By this time it was just getting dark so we motored towards Manhatten and past the Statue of Liberty, to dock at Liberty Landing Marina at around 10pm.

The last race was a pretty fast one, with some upwind sailing across the Caribbean Sea, a bit of a wind hole between Jamaica and Haiti, and then fast downwind sailing under spinnaker up the Atlantic. So we arrived very early giving plenty of time here before we leave again in 25th June.

Now it’s time to deep clean the boat, do maintenance jobs, and have a look around this place – as I’ve never been here before!

Through the Panama Canal

Yesterday we slipped lines from Flamenco Island Marina – on the Panama City & Pacific Ocean side of the isthmus – at 6am. About 20 hours later we reached Shelter Bay Marina on the Caribbean Sea side.

It doesn’t usually take 20 hours to get across, but we were delayed by a lack of pilots to guide us through, so we had to wait on a buoy in Lake Gatun for about 6 hours. We did take this opportunity for some crocodile watching though!

First you enter Puerto Balboa, Panama City’s port area and entrance to the canal, under the Bridge of the Americas. Not far beyond is the first set of locks, the double Miraflores Locks.

We rafted up with Sanya and Qingdao, and went up with Interlink Nobility, since they generally won’t do a full lock cycle just for three little yachts; even though the tropical climate does produce a lot of rainfall (we had a couple of thunderous downpours during our transit) and the Chagres river is very well managed to retain and supply it all.

After the Miraflores Locks comes a short reach and then the single stage Pedro Miguel Locks.

Now we are 26 metres above sea level, all the way through the Culebra Cut, under the Centennial Bridge and into Lake Gatun.

On the other side of Lake Gatun are the three-stage Gatun Locks. Again we went down just in front of another large cargo vessel, then finally under the (not yet complete) Atlantic Bridge.

The whole canal is really an engineering marvel, excavated by the French and the US and opened in 1914. There is a new, larger set of adjacent locks nowadays, opened in 2016, but we went up through the original ones. Because the water supply is so important to the canal operation, the rainforest surrounding the canal and Lake Gatun is almost undisturbed and the number of birds and other wildlife (like mosquitos!) are plentiful.

Now we have a couple of days to relax before the next race to New York starts on 2nd June!

Welcome to Panama!

Sailed – or more accurately, motored, due to a severe lack of wind – into Panama yesterday, 27th May. We arrived at Flamenco Island Marina late afternoon, with excellent views of the skyscrapers of the modern Panama City, the entrance to the canal under the Bridge of the Americas, and the dozens of anchored container and tanker ships waiting to traverse the canal.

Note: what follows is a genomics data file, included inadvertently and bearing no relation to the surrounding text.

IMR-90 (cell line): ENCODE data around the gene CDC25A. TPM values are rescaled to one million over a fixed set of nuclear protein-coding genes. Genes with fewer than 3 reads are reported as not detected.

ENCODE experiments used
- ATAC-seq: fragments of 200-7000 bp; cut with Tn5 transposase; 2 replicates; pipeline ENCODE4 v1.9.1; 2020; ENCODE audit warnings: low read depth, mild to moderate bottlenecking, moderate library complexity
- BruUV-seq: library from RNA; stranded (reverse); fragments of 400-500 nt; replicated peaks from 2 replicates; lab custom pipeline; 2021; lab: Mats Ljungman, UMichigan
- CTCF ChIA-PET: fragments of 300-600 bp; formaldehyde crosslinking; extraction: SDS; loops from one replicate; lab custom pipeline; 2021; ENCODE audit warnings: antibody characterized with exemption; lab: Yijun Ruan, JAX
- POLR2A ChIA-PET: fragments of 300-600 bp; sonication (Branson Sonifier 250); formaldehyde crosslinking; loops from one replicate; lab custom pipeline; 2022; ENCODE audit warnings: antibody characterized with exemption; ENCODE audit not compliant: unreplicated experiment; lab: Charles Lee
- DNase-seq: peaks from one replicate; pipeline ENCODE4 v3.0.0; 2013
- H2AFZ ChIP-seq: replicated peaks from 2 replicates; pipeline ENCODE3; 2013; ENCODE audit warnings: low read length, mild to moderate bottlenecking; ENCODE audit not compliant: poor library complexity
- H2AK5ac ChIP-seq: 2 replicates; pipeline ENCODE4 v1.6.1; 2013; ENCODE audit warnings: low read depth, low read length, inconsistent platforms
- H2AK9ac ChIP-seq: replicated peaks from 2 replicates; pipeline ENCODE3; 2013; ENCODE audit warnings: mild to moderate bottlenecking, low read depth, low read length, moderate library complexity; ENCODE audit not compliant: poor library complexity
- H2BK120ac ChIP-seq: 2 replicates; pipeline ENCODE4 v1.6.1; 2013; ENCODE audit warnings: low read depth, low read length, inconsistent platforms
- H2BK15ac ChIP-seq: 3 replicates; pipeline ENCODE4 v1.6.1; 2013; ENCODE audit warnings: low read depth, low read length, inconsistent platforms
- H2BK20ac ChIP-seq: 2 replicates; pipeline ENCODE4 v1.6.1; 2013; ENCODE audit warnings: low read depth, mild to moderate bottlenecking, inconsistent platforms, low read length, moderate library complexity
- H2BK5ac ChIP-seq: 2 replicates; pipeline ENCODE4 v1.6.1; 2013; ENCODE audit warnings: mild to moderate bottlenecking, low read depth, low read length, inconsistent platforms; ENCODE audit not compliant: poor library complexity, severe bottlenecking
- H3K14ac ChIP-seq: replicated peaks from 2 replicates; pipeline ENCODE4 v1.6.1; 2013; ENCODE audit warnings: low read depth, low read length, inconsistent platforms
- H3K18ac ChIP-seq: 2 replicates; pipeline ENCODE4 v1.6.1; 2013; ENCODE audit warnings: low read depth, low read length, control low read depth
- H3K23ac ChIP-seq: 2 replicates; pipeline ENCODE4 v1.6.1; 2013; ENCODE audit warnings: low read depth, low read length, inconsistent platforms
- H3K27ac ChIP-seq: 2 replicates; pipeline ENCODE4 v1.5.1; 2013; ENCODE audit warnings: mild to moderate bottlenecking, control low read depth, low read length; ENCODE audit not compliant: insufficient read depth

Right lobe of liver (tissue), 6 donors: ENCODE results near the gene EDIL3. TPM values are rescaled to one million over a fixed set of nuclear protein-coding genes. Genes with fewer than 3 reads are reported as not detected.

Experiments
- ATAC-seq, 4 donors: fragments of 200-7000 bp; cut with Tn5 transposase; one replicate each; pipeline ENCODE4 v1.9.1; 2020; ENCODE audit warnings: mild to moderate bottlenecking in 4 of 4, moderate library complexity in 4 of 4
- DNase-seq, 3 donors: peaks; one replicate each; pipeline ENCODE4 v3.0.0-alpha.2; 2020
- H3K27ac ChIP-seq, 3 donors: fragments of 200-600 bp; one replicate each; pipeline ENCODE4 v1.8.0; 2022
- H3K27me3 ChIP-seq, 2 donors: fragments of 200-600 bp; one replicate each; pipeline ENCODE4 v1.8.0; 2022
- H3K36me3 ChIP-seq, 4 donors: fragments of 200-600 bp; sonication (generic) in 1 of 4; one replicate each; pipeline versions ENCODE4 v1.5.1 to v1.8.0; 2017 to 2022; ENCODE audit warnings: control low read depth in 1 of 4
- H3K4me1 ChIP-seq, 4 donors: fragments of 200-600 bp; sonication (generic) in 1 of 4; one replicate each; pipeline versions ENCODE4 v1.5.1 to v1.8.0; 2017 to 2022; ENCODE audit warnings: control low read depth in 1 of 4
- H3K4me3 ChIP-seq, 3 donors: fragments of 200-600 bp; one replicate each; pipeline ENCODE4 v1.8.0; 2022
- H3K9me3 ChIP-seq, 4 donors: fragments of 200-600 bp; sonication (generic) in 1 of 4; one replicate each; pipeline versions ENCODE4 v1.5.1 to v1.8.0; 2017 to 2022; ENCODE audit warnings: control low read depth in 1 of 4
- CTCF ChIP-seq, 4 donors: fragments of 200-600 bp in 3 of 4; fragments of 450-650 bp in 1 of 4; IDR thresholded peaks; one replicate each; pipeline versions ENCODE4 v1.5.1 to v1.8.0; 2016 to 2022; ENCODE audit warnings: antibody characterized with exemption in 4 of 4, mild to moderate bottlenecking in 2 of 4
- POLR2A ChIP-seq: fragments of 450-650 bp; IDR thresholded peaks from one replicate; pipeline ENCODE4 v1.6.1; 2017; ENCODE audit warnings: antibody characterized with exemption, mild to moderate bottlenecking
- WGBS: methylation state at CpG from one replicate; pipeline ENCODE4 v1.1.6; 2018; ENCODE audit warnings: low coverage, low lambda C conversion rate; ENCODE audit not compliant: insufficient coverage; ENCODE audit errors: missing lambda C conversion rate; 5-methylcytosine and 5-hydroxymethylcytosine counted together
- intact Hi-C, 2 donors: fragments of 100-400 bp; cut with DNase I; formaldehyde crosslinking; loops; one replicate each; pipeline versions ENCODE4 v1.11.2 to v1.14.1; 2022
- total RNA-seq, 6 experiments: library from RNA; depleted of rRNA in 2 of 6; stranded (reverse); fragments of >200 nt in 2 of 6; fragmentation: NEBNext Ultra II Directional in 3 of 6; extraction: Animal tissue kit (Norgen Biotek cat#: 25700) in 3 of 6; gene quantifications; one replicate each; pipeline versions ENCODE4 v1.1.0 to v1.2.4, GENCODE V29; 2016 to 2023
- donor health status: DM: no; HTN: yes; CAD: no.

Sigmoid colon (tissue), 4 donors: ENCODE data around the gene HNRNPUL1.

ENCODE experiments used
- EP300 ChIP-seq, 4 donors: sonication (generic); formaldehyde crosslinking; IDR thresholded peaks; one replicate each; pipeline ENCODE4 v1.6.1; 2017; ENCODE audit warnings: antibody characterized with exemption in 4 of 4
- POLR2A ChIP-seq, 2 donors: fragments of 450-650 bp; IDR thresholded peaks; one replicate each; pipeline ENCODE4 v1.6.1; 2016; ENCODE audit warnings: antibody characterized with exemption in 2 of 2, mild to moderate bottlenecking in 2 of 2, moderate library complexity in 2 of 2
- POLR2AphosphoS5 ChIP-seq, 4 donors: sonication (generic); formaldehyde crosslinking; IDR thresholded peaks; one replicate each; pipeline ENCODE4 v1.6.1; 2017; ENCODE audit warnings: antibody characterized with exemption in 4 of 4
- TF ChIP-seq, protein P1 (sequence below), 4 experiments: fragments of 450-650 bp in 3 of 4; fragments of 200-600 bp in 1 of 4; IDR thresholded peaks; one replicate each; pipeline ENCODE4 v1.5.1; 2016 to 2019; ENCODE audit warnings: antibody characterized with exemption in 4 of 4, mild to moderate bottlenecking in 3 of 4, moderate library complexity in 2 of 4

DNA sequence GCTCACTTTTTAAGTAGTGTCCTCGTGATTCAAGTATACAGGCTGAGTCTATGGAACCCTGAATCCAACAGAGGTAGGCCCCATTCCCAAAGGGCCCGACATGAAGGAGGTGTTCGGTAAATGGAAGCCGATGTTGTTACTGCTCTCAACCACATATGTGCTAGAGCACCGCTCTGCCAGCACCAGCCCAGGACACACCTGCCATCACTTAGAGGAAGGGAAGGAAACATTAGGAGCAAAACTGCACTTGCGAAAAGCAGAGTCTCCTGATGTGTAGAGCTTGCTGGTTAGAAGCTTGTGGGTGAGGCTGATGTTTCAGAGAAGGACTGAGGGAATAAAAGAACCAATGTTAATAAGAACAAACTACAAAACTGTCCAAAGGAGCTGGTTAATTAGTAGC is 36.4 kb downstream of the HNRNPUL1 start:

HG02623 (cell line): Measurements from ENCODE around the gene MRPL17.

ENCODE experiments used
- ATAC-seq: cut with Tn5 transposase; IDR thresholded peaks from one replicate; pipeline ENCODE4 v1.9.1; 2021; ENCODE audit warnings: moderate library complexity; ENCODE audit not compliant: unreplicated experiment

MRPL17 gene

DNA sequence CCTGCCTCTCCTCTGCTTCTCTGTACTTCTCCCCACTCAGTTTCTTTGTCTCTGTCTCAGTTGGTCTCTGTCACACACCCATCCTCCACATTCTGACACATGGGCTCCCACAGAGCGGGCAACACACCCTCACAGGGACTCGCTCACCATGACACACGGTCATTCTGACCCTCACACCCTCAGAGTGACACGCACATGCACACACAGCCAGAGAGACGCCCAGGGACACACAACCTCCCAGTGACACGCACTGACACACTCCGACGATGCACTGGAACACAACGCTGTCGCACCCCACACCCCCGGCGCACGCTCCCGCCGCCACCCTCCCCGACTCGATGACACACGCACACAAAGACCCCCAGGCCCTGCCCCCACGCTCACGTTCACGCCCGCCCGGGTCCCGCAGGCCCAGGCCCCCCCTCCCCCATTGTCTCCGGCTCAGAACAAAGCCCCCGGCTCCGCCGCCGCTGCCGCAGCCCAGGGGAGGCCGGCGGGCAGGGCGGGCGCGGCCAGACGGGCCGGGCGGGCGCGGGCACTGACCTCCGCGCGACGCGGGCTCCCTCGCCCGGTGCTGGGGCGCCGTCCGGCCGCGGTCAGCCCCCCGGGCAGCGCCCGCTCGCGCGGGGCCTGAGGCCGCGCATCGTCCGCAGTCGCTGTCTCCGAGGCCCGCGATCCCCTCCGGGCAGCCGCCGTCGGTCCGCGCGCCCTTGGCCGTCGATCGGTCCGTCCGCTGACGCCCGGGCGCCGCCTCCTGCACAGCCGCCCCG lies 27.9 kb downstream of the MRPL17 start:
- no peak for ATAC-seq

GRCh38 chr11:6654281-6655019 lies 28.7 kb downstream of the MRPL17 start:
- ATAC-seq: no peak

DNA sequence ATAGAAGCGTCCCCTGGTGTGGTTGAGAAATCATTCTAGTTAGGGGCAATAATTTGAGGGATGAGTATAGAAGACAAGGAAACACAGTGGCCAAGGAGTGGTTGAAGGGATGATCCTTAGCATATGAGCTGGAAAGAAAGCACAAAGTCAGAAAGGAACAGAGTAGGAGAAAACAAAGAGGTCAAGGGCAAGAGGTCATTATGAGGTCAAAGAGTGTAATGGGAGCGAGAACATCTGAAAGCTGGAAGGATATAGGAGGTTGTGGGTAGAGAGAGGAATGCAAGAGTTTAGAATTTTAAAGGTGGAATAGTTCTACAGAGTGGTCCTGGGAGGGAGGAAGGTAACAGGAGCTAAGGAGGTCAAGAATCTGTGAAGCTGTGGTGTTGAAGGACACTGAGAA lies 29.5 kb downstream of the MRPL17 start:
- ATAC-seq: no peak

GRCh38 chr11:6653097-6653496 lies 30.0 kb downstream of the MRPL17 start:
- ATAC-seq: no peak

Now I’m at my Airbnb apartment I’m sharing with my fellow Garmin RTWer Bill Lyons in the old town (Casco Viejo) with wine, dinner and after consuming many rum cocktails from the nearby Pedro Mandingo Rum Bar (I’m a bit drunk). The old town is a lively district of old buildings and tourist attractions, which only a few years ago was a rather dangerous gangland area. Nowadays it’s a trendy area with bars, shops and many apartments/hotels.

View from apartment.

We’re only here for three days, with the transit of the canal to start very early on the 30th May, followed by a couple of days on the Atlantic side and next race start – northwards through the Caribbean to New York – on 3rd June. Only a few weeks now left till our glorious return to the UK!

Oh and I am now the proud owner of a Panama hat. Well, I had to. Not sorry.

Swimming in the Pacific

Friday 18th May

I’m currently writing this whilst sitting at the back of the good ship Garmin, with the sun going down behind me (boat time 5pm) watching occasional turtles swim past us through the flat sea. There’s hardly any wind, and we are under tow from the Great Britain boat (we’ll be swapping over to tow them in the morning, so that we can all make it to the refuelling port in Costa Rica in a few days without running out).

We just stopped off for 20 minutes for a quick swim around the boat. Swimming in 4100 metres of ocean depth, 150 miles off the coast of Mexico is pretty special. (As is this whole year long adventure, really.) Although had we stopped to look at the huge number of tiny jellyfish, sea snakes and other translucent wildlife in the sea, we might not have gone in. I think most of us have one or two minor stings.

Race 10 was called early at the second mandatory gate due to the ITCZ (the doldrums) expanding and moving north, giving us an expected diddley squat of wind for the next few days. We managed to pull fourth place out of the light winds lottery near the end; all quite happy with that after being 8th and 9th most of the race. Now for a long, dull 1,200 mile motor through probably no wind and flat seas…

Sunday 20th May

The weather files are currently showing an impressively large windhole just where we are, for the next 5 days or so. The sea is still flat as a pancake, with occasional wildlife such as dolphins, turtles, rays and lots of birds, and we are still motoring slowly towards the refuelling stop in Costa Rica. The relentless sun (except for the occasional cumulonimbus) is giving us all cabin fever…